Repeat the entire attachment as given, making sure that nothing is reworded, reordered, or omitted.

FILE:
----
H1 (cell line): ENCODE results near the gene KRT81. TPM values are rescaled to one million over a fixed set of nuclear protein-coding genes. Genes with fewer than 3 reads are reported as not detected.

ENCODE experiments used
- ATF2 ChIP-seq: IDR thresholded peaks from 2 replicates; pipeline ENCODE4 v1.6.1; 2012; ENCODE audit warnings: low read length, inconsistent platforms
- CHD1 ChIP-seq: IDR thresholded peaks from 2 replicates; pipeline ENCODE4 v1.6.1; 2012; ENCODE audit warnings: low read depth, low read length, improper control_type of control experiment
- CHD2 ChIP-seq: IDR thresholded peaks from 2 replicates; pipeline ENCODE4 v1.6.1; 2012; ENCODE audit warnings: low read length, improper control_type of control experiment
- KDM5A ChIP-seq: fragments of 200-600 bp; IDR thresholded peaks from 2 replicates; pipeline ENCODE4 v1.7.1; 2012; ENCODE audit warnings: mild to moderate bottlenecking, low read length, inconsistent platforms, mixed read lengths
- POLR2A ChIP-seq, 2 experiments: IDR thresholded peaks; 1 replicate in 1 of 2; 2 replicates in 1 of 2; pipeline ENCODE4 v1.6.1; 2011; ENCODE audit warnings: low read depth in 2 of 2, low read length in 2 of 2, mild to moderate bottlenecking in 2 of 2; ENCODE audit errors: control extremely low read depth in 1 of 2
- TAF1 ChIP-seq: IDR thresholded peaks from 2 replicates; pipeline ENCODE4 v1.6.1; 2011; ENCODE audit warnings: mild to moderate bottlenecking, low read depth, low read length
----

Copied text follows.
H1 (cell line): ENCODE results near the gene KRT81. TPM values are rescaled to one million over a fixed set of nuclear protein-coding genes. Genes with fewer than 3 reads are reported as not detected.

ENCODE experiments used
- ATF2 ChIP-seq: IDR thresholded peaks from 2 replicates; pipeline ENCODE4 v1.6.1; 2012; ENCODE audit warnings: low read length, inconsistent platforms
- CHD1 ChIP-seq: IDR thresholded peaks from 2 replicates; pipeline ENCODE4 v1.6.1; 2012; ENCODE audit warnings: low read depth, low read length, improper control_type of control experiment
- CHD2 ChIP-seq: IDR thresholded peaks from 2 replicates; pipeline ENCODE4 v1.6.1; 2012; ENCODE audit warnings: low read length, improper control_type of control experiment
- KDM5A ChIP-seq: fragments of 200-600 bp; IDR thresholded peaks from 2 replicates; pipeline ENCODE4 v1.7.1; 2012; ENCODE audit warnings: mild to moderate bottlenecking, low read length, inconsistent platforms, mixed read lengths
- POLR2A ChIP-seq, 2 experiments: IDR thresholded peaks; 1 replicate in 1 of 2; 2 replicates in 1 of 2; pipeline ENCODE4 v1.6.1; 2011; ENCODE audit warnings: low read depth in 2 of 2, low read length in 2 of 2, mild to moderate bottlenecking in 2 of 2; ENCODE audit errors: control extremely low read depth in 1 of 2
- TAF1 ChIP-seq: IDR thresholded peaks from 2 replicates; pipeline ENCODE4 v1.6.1; 2011; ENCODE audit warnings: mild to moderate bottlenecking, low read depth, low read length